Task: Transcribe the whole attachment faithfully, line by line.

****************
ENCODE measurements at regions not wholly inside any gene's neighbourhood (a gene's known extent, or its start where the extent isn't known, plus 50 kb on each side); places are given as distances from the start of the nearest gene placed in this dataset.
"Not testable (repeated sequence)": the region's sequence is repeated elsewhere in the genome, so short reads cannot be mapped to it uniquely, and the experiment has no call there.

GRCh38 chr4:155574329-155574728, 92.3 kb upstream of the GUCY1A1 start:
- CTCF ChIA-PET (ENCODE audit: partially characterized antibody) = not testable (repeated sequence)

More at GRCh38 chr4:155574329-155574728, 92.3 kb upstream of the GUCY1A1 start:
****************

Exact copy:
ENCODE measurements at regions not wholly inside any gene's neighbourhood (a gene's known extent, or its start where the extent isn't known, plus 50 kb on each side); places are given as distances from the start of the nearest gene placed in this dataset.
"Not testable (repeated sequence)": the region's sequence is repeated elsewhere in the genome, so short reads cannot be mapped to it uniquely, and the experiment has no call there.

GRCh38 chr4:155574329-155574728, 92.3 kb upstream of the GUCY1A1 start:
- CTCF ChIA-PET (ENCODE audit: partially characterized antibody) = not testable (repeated sequence)

More at GRCh38 chr4:155574329-155574728, 92.3 kb upstream of the GUCY1A1 start: